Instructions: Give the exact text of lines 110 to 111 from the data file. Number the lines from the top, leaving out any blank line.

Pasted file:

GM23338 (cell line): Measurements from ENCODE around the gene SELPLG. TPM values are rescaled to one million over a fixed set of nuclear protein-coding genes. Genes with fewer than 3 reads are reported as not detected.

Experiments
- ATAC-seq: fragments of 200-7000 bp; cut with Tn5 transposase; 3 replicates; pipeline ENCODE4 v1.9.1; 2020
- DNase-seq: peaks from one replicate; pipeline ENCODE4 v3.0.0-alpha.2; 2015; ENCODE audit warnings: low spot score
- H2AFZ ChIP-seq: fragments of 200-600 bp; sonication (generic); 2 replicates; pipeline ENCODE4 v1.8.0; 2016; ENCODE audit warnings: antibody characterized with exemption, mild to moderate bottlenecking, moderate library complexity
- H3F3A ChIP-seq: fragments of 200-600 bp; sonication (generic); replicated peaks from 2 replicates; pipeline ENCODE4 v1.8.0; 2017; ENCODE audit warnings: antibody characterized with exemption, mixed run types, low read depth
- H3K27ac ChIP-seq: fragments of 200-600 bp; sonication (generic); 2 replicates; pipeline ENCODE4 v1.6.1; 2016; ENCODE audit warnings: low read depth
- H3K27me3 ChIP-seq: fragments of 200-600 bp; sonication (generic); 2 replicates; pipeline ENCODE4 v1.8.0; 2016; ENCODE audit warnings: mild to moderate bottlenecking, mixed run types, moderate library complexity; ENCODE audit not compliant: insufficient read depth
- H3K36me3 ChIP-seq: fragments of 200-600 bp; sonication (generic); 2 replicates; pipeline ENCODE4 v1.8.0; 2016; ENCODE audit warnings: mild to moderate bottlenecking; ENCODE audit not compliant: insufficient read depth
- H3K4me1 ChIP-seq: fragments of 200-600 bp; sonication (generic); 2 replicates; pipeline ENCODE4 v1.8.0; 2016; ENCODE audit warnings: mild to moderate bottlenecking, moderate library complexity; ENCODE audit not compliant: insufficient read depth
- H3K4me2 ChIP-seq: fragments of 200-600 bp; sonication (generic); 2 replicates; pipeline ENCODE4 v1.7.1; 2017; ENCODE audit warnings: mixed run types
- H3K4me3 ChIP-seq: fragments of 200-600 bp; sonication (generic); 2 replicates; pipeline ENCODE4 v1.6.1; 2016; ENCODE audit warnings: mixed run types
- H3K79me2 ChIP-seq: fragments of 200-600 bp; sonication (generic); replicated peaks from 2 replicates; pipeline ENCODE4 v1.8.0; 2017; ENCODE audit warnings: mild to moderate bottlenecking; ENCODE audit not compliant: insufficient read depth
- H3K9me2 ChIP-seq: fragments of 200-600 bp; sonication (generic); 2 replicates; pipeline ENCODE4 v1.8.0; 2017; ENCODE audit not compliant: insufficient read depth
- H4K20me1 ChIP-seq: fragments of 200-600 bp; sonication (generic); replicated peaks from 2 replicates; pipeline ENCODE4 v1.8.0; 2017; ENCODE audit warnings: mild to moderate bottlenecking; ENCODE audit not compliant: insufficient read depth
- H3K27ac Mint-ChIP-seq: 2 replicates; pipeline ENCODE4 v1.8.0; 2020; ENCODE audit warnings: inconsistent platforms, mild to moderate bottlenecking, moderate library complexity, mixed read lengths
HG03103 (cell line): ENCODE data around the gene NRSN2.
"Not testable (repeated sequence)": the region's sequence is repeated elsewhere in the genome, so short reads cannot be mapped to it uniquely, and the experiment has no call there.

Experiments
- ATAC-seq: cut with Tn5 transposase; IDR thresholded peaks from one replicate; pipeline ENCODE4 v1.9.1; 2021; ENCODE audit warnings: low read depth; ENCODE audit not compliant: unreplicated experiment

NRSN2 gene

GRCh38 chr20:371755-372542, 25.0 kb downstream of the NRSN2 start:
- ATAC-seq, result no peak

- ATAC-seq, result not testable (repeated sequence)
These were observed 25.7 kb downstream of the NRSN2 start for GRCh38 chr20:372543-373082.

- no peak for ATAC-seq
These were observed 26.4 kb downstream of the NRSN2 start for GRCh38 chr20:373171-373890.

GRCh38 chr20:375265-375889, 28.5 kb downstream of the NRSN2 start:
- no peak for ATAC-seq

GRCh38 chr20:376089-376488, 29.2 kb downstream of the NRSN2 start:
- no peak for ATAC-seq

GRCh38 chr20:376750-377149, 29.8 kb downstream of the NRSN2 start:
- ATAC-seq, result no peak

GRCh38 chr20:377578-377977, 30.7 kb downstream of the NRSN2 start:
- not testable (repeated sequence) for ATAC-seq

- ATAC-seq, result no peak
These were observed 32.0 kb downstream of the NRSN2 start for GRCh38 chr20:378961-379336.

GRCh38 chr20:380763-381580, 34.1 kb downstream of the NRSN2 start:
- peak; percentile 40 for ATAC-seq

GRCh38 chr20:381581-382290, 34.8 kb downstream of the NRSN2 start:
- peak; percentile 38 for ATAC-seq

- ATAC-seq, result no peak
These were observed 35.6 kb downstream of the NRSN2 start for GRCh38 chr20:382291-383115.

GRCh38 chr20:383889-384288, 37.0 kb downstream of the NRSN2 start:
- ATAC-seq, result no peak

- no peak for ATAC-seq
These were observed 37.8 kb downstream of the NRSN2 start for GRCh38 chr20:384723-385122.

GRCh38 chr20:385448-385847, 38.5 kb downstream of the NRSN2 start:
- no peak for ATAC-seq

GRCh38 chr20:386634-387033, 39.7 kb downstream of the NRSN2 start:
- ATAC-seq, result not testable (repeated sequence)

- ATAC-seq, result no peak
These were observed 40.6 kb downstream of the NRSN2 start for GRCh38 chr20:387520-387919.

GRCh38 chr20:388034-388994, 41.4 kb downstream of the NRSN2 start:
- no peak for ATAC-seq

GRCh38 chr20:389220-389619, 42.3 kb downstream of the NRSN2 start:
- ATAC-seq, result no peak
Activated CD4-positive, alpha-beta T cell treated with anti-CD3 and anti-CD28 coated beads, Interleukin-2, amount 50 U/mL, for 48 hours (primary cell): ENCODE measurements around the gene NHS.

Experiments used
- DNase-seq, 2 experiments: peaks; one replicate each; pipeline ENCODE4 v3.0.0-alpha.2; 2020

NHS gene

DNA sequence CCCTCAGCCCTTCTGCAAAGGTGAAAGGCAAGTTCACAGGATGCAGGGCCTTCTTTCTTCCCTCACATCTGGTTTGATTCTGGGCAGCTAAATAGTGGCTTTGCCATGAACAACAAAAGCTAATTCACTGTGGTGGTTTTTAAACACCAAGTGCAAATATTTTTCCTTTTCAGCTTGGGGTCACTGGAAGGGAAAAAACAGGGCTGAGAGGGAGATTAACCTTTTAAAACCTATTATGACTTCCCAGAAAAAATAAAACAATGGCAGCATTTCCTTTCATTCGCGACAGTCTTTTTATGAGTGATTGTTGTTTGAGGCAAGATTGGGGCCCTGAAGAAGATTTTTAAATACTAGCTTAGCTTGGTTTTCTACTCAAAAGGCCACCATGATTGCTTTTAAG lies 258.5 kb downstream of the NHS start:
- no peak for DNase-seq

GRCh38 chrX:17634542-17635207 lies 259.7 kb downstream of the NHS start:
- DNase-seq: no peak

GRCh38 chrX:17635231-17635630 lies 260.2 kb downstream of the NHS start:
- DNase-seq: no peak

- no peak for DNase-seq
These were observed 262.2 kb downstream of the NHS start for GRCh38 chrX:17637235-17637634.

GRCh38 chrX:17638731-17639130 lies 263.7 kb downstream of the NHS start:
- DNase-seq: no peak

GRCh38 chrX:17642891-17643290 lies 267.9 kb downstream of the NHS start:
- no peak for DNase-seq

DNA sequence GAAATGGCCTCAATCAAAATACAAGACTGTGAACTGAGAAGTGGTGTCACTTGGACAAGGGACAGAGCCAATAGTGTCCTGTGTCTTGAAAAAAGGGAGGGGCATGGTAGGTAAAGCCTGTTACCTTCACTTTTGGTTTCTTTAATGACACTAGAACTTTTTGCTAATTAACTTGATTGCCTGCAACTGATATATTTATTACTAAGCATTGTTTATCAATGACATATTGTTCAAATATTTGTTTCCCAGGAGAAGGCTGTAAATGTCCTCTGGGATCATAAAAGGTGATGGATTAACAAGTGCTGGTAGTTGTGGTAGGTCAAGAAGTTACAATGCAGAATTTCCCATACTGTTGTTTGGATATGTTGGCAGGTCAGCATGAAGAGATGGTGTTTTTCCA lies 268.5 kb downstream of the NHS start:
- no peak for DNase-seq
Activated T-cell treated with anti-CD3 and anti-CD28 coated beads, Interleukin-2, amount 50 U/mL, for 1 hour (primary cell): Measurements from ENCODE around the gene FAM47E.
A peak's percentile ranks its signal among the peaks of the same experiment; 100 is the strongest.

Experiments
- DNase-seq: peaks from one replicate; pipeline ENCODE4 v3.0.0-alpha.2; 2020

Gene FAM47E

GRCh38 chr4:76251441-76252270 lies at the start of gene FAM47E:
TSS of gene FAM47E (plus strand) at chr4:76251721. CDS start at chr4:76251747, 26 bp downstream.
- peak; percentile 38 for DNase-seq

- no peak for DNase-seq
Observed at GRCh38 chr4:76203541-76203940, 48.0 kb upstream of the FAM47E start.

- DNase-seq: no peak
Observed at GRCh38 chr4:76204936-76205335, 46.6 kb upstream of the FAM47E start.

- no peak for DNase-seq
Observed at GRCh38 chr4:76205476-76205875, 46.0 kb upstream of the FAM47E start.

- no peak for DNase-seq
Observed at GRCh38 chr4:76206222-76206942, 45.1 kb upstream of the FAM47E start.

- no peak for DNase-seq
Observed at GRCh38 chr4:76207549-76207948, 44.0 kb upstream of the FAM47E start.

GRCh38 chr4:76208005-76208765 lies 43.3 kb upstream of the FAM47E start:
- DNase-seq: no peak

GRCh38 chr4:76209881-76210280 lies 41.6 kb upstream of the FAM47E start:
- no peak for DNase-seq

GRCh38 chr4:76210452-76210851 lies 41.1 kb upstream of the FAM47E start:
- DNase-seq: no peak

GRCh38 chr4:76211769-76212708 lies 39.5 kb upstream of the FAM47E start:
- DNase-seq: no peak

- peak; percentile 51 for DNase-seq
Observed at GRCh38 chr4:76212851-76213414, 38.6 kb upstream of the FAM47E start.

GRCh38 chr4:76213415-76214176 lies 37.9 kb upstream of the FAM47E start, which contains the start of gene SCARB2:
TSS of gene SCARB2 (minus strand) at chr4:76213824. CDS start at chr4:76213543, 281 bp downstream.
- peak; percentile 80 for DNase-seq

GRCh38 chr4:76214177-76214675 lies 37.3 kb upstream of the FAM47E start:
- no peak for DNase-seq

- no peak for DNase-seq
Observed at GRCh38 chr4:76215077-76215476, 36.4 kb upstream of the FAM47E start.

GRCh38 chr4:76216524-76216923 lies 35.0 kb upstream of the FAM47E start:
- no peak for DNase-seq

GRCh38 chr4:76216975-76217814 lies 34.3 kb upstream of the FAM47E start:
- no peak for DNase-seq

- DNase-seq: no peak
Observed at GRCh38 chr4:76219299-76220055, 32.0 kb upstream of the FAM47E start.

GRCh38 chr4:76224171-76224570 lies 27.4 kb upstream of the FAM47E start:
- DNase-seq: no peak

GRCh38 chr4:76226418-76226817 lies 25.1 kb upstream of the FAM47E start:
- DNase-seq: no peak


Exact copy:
Observed at GRCh38 chr4:76215077-76215476, 36.4 kb upstream of the FAM47E start.

GRCh38 chr4:76216524-76216923 lies 35.0 kb upstream of the FAM47E start: